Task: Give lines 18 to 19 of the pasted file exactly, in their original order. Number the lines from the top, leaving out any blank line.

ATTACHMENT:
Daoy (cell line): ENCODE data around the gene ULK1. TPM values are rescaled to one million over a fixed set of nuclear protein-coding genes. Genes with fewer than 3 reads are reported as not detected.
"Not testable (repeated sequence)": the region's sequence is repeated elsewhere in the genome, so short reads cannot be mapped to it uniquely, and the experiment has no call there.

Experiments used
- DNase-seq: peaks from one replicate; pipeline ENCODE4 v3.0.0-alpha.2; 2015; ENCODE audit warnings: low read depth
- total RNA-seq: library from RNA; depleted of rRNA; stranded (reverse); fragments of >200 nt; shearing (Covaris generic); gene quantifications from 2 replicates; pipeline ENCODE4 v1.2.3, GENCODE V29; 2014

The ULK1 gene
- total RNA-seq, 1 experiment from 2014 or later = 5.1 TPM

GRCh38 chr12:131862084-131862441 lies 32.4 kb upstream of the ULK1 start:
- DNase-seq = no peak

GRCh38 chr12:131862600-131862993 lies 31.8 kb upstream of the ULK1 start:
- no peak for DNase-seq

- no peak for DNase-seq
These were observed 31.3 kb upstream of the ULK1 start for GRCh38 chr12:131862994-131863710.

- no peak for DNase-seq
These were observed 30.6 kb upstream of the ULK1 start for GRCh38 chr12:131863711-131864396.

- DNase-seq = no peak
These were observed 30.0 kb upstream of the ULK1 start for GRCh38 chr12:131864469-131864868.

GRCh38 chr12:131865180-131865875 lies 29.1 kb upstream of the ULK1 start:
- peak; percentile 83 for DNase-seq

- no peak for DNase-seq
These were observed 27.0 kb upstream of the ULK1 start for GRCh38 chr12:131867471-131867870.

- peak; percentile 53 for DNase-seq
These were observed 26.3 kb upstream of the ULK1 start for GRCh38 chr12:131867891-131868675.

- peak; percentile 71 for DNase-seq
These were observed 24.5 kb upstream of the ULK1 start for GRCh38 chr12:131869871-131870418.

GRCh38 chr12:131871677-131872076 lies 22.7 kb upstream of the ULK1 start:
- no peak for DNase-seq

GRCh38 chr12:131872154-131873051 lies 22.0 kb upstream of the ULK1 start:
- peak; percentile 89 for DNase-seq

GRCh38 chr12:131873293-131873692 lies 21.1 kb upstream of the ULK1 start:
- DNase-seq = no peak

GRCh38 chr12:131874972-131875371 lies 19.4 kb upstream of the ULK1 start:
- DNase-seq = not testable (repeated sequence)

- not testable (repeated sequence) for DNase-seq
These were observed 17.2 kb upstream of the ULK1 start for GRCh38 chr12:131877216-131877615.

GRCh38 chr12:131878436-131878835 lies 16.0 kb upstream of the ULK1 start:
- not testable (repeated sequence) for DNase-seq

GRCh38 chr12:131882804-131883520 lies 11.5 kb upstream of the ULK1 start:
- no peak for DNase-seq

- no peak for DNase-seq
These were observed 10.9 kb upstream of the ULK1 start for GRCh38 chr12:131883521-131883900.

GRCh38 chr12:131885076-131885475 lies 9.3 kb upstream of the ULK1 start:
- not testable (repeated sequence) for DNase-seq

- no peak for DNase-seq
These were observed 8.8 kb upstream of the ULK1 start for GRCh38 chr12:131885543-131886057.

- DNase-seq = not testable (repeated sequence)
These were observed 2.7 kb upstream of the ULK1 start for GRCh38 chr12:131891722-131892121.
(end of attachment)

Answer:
GRCh38 chr12:131865180-131865875 lies 29.1 kb upstream of the ULK1 start:
- peak; percentile 83 for DNase-seq